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July 1966

Bursting Injuries of the Liver: A Complex Surgical Challenge

Author Affiliations

From the Department of Surgery and the Price Institute of Surgical Research, University of Louisville School of Medicine, Louisville.

Arch Surg. 1966;93(1):92-106. doi:10.1001/archsurg.1966.01330010094013

BURSTING injuries of the liver present one of the most challenging problems encountered in the field of surgery. When a sudden, severe force is applied to a fluidfilled, sinusoidal, encapsulated mass, the force is dissipated as hydrokinetic energy and to a certain extent is governed by Pascal's principle, ie, it is transmitted in all directions and acts with the same force on all equal surfaces. A turgid organ, such as the liver, responds by bursting with an explosive violence that severely damages the internal architecture and manifests itself on various surfaces by stellate or linear crevasses.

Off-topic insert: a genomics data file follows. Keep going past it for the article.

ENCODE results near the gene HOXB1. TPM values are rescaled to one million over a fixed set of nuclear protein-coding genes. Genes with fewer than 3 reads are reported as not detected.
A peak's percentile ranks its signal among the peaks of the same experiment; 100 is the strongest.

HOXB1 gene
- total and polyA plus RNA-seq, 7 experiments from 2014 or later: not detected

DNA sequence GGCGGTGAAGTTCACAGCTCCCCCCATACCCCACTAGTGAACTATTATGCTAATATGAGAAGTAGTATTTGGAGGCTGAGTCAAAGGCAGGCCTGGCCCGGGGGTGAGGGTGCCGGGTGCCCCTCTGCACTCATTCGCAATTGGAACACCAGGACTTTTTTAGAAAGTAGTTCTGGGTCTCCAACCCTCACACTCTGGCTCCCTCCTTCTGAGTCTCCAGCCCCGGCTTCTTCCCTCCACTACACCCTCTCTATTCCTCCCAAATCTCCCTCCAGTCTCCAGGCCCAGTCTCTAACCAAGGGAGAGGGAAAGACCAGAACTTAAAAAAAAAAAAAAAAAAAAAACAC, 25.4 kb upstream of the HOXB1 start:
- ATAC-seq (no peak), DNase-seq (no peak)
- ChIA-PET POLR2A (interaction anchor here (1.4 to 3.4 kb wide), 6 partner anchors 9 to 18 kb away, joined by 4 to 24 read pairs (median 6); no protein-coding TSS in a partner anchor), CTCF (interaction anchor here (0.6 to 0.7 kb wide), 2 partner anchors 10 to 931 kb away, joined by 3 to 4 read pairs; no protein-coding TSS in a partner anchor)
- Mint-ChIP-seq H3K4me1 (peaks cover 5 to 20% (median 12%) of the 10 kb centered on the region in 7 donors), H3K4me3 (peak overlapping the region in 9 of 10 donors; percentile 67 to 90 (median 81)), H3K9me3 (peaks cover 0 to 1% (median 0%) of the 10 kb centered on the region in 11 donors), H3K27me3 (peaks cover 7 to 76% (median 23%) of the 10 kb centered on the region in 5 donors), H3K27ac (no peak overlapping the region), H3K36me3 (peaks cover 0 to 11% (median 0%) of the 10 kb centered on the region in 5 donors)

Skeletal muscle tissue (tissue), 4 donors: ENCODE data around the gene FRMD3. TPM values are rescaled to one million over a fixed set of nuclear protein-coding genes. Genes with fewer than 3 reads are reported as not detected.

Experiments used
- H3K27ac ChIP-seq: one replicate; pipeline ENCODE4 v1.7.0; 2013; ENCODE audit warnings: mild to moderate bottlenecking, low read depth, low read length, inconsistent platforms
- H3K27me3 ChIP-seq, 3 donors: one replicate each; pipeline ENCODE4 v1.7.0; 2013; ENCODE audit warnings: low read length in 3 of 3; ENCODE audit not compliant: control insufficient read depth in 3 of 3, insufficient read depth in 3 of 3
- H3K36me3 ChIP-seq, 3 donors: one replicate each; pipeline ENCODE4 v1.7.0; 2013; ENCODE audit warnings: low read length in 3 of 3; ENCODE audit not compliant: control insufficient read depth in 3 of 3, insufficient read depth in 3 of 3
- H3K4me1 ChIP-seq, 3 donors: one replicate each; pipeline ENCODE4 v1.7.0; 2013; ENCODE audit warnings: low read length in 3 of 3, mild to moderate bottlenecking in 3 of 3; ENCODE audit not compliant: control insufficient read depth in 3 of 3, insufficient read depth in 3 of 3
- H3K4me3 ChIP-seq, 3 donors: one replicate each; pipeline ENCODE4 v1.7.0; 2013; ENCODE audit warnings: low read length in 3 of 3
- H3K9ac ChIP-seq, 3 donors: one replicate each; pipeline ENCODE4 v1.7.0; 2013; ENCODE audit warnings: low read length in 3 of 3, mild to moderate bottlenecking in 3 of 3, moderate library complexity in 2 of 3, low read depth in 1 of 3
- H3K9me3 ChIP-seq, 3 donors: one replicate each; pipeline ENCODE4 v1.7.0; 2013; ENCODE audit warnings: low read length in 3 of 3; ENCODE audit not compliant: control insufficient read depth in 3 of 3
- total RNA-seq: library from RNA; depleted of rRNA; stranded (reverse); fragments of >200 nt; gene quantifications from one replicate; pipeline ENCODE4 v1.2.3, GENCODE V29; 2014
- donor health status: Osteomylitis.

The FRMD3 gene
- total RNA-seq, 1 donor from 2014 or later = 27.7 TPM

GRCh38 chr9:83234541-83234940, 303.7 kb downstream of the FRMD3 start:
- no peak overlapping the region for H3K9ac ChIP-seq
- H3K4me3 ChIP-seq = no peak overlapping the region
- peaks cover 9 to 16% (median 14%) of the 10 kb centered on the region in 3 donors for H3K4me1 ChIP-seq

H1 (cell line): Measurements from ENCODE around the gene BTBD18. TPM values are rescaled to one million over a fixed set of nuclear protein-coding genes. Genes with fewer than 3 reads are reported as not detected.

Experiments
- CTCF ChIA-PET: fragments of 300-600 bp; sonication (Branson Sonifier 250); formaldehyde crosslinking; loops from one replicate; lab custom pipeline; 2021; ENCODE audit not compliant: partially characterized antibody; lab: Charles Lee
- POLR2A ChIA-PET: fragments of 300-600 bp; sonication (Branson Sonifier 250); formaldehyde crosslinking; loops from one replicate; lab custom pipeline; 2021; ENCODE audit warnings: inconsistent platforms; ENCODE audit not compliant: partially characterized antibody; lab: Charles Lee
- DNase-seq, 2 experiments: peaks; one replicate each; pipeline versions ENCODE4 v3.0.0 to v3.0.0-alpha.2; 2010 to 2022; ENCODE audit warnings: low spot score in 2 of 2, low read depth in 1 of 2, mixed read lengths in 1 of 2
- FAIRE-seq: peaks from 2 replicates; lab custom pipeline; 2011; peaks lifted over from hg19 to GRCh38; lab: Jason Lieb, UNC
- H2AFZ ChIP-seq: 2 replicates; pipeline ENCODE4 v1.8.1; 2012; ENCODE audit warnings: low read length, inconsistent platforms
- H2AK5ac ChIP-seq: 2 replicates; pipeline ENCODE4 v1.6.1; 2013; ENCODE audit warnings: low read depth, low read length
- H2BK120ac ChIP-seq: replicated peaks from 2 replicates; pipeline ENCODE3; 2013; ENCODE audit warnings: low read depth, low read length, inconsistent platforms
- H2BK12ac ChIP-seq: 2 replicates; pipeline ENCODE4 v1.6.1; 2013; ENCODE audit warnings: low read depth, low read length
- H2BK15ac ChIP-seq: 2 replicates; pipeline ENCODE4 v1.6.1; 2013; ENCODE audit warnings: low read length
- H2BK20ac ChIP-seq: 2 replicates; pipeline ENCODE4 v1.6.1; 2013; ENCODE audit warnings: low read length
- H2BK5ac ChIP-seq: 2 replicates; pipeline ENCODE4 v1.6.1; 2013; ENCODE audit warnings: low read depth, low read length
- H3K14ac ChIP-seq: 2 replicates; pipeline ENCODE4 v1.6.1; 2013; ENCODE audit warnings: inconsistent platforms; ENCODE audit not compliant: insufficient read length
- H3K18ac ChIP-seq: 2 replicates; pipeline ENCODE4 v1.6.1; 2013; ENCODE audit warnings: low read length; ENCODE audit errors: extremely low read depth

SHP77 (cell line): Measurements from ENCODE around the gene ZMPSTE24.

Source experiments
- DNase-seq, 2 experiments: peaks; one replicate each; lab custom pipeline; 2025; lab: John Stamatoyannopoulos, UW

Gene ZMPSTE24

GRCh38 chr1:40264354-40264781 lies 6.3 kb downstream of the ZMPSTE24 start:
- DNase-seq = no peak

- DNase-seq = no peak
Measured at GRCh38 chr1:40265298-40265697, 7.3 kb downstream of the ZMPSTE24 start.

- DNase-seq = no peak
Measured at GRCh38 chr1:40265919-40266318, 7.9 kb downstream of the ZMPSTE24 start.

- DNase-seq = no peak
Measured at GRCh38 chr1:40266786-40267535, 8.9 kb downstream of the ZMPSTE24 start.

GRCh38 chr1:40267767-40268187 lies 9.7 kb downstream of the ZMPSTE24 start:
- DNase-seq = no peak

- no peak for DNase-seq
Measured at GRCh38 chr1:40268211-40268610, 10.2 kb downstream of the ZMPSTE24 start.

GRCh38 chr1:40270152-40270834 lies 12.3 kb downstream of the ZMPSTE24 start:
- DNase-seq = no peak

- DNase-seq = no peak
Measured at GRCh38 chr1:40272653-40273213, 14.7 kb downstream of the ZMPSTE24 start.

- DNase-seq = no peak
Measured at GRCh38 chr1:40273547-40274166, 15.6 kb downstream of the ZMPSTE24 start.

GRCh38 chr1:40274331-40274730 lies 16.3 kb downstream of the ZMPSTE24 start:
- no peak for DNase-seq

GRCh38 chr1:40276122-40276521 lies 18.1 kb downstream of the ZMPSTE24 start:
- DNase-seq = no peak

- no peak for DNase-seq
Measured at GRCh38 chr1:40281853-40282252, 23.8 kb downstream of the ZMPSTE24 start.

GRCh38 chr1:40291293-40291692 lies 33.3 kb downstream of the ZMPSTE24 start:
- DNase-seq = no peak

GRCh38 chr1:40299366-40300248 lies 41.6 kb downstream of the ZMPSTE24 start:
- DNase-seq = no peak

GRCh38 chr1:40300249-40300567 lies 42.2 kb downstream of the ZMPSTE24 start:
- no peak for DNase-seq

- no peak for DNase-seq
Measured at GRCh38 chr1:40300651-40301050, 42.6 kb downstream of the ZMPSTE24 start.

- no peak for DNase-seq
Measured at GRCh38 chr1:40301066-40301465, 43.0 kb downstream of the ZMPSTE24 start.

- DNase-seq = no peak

This kind of injury of the liver is unique and presents certain problems that are entirely different from those encountered in most liver injuries. The burst injury is characterized by profound shock, profuse hemorrhage, massive hemoperitoneum, pulpefaction of liver parenchyma, extravasation of bile, and metabolic and hematologic deficiencies. Multiple skeletal and soft tissue trauma

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